9. Hey strangers... Question, something I've somehow never noticed before. In the downtown picture, there is a large high rise, roughly twelve to fifteen stories, diagonally down from the Monticello Hotel and looks to be roughly where the Westin is planned. What is/was that building? How have I never noticed it before is beyond me
  10. LOL, i read this in the paper this morning and just imagined what the reactions would be like, and sure enough, exactly what i thought they'd be, which i am in complete agreement with, probably the stupidest idea Norfolk has come up with in a long time there is some good news in the article, in regards to new entrances, tearing down walls and opening up views and windows within Waterside, and having it complete by July 4th
  11. in comparison to...it's steel, which is certainly not cheap
  12. Granby St depending on the night is generally always busy, always Friday and Saturday, pretty much every bar on Granby: Fahrenheit, Scottie Quixx, Baxters, Granby Theater, Guadalajaras, Velvet, Posh, Indra, Time, Hell's Kitchen, O'Malleys, Kelly's Backstage Tavern, Havana's (i might be missing one or two) it's just a matter of what's popular that night, who has the longest line, the cheapest cover etc. Generally there's anywhere between 800 - 2000 people on Granby on a weekend night, not Georgetown or Adams Morgan or DC crowd by any means, but more than respectable to double the business that the oceanfront or Town Center do currently, during the week it depends what promos they're running.....What's the Norfolk Theater, i'm not sure what you're talking bout with that one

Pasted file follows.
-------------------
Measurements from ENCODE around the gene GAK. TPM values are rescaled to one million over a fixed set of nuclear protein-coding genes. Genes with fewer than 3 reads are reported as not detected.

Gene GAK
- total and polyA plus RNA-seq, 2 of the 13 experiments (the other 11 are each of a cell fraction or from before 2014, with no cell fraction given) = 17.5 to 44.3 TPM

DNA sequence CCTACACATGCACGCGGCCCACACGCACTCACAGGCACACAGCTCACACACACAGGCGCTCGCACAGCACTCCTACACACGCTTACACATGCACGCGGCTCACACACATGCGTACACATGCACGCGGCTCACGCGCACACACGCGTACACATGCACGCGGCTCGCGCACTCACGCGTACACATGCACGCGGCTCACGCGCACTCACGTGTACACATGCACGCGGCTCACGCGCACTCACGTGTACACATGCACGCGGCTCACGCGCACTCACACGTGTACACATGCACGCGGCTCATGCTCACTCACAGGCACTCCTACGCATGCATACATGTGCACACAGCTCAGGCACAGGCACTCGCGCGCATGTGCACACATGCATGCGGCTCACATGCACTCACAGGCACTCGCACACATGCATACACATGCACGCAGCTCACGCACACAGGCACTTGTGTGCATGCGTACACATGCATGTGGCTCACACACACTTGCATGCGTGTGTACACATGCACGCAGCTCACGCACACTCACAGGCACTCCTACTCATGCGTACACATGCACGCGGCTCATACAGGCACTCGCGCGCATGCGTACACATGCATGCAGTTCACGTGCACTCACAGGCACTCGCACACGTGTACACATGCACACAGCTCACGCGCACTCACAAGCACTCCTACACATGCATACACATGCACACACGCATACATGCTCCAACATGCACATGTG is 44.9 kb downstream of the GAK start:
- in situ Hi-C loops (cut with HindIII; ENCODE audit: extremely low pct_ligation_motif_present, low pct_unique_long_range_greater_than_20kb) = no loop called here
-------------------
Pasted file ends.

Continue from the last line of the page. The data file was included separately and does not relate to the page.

13. Disorganized streets, dilapidated buildings and slums sounds ideal to you? Comparing NYC to Norfolk is apples to oranges. NYC at least still have standing buildings, structurally sound. Downtown Norfolk for large swathes did not. Something had to be done, and the odds of a retailer or catalyst coming downtown and magically solving everything was slim to none. Norfolk did what it had to do, regardless of how much damage it did historically. To be the thriving business and economic center that it is today, it had to carpet bomb downtown and drive the riff raff and hovels and slums out. Yes it's unfortunate, and it's easy to be angry about the decisions made thirty to sixty years ago with little consideration for the future, but those were the times. Urban renewal consisted of destruction and replacement, not revitalization like we have today. And believe it or not, Norfolk was a pioneer and national leader in doing so, and applauded as such for doing as much as they did. I don't disagree that things could have been done differently, or to less of an extent, but wish in one hand and $hit in the other and see which one fills up first. What's important now is that we keep and revitalize what we do have, in downtown, Fort Norfolk, Ghent, even Park Place to some extent. Make sure today's leaders don't repeat the same actions (i hesitate to call them mistakes) that the previous did. But Norfolk had to act to save the city and did so. You can't fault them for that. Inaction would have had far greater consequences.
  14. Hey i'm only 26, it's not like i go way back like some of these guys, haha, you should read that link though, i'm reading it now, it's pretty insightful, especially the national and international recognition that we got from it as a result
  15. check out this link for more information on Norfolk's history and urban renewal, very informative, it's also at the top of this thread page Norfolk Redevelopment and Housing History